Molly Dixon and Madison Page, the two Texas artists who launched the NFT line to raise funds for abortions after the passage of the draft resolution, have been forthright about the effectiveness of the technology, drawing attention in interview with Reuterspointing out how the hype around technology can be used as leverage for activism.

“So much money is pouring into cryptocurrency,” they said. “We get a lot more attention.”

Mark Zuckerberg has been very busy this week. AT Facebook post seriesthe Meta boss announced a number of new policies that have implications for his company’s version of the metaverse: making subscriptions from other services “compatible” with Facebook, introducing NFTs to Facebook, and separate announcement transformation of the Facebook Pay service into Meta Pay, “a digital wallet for the metaverse”.

Many of the company’s recent developments date back to high-profile blunders from its past, from a digital wallet to the company’s ill-fated career. experiment with cryptocurrency; his endless fiddling with various VR headsets is an attempt to fix his old mobile fiasco.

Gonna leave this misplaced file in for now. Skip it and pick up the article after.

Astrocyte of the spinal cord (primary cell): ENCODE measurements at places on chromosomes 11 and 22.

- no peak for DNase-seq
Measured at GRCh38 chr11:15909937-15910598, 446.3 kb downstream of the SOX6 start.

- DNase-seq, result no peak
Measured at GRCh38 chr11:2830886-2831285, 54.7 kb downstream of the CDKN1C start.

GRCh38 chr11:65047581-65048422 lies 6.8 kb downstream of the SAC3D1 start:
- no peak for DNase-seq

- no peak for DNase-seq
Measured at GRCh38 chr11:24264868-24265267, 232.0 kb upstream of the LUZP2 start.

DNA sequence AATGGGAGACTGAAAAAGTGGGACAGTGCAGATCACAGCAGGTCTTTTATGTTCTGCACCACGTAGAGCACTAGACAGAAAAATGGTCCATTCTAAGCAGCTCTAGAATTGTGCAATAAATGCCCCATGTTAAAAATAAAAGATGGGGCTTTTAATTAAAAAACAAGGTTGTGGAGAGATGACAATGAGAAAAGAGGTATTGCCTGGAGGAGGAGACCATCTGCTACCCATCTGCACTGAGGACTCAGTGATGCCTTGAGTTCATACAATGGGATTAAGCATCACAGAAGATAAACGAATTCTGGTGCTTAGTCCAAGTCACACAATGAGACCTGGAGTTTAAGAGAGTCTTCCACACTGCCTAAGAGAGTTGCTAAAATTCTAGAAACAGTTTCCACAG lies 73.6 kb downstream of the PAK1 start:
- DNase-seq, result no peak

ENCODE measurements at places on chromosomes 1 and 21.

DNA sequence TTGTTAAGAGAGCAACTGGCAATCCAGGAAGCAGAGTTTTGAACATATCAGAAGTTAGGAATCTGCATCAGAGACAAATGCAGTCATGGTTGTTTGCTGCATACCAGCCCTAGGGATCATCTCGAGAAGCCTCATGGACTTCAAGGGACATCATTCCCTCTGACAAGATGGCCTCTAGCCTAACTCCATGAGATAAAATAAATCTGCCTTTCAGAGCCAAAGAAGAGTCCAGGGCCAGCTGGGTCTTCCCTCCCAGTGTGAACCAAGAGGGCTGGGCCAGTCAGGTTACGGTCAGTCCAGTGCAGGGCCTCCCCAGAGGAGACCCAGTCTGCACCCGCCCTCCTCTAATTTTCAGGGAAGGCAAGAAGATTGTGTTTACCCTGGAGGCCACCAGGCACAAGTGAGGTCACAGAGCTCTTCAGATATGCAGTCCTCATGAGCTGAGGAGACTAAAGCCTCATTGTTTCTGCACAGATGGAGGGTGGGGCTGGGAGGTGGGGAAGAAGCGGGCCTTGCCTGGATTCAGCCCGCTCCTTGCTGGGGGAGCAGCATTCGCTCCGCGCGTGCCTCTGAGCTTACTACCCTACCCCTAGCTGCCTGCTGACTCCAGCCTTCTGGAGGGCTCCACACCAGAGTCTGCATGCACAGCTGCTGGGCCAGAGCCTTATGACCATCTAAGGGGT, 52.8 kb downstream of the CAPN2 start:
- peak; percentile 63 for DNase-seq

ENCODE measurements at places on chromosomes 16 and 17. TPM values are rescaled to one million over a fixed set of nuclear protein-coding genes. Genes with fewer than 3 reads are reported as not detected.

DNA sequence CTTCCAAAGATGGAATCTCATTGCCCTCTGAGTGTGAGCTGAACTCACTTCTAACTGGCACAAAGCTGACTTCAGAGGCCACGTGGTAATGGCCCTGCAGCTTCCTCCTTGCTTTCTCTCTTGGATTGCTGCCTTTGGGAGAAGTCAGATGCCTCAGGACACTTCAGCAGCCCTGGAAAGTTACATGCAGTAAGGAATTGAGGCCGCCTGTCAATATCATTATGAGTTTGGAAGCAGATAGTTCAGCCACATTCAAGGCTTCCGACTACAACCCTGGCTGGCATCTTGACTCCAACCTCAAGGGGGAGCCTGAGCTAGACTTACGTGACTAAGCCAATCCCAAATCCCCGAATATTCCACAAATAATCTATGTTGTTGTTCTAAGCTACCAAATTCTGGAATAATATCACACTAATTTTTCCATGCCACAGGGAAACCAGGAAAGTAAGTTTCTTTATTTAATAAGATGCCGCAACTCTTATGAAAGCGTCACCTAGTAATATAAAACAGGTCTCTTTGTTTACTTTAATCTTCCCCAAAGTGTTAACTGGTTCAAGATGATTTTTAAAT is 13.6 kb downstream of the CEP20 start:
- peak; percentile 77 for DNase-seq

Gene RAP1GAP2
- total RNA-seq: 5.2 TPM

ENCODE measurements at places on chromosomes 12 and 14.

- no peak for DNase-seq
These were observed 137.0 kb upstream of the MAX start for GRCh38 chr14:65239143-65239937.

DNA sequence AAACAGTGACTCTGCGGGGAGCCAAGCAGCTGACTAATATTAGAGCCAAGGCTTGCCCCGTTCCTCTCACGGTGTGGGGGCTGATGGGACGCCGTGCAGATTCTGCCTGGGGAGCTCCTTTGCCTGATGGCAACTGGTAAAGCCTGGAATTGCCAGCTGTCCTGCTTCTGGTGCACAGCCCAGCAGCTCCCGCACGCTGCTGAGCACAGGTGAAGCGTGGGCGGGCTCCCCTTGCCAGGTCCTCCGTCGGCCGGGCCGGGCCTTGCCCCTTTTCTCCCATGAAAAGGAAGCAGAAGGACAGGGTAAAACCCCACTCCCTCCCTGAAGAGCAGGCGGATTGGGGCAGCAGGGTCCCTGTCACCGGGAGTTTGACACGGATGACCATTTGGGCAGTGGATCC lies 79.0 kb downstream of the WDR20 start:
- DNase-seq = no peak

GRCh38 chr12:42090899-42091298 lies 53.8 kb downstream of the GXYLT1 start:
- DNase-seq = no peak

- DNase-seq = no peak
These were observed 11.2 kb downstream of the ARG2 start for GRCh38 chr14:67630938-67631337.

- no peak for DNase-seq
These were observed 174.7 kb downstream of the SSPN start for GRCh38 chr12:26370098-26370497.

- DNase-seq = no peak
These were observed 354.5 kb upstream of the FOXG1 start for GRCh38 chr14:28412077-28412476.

Meta did sweeping gestures to a collaborative, collaborative approach to building the metaverse, but its size gives it tremendous power to make its own rules, no matter what regulators (or other companies, for that matter) may want. While events such as this week’s creation Metaverse Standards Forum indicate this direction of cooperation, the rapid activity of the company makes it clear who is behind the wheel.

Google employee fired after claiming his AI was ‘intelligent’ inspired new round public hand-wringing, with the most serious AI researchers dismissing his claim.

In his thoughtful and accessible book Reality+: Virtual Worlds and the Problems of Philosophy, published earlier this year, Australian philosopher David J. Chalmers raises precisely this question in a chapter titled “Do Simulated Lives Matter?” Chalmers begins by quoting the 2021 film “free guy“Where the AI ​​Sims in the simulation go on strike asking, ‘Is it morally acceptable to ‘play God’ by creating virtual worlds containing conscious Sims? What moral obligations do we have towards Sims in these worlds?”

Without retelling Chalmers’ entire argument, he ends up expanding Immanuel Kant’s argument. The principle of humanity simulated creatures, writing that “we should never treat Sims merely as a means to an end, but as an end in themselves.” Food for thought if your brain is drifting in a sadistic direction during spend time playing The Sims.

Stay in touch with the entire team: Ben Schrekinger ([email protected]); Derek Robertson[email protected]); Konstantin Kakaes (ur.[email protected]); and Heidi Vogt ([email protected]). Follow us on Twitter @DigitalFuture.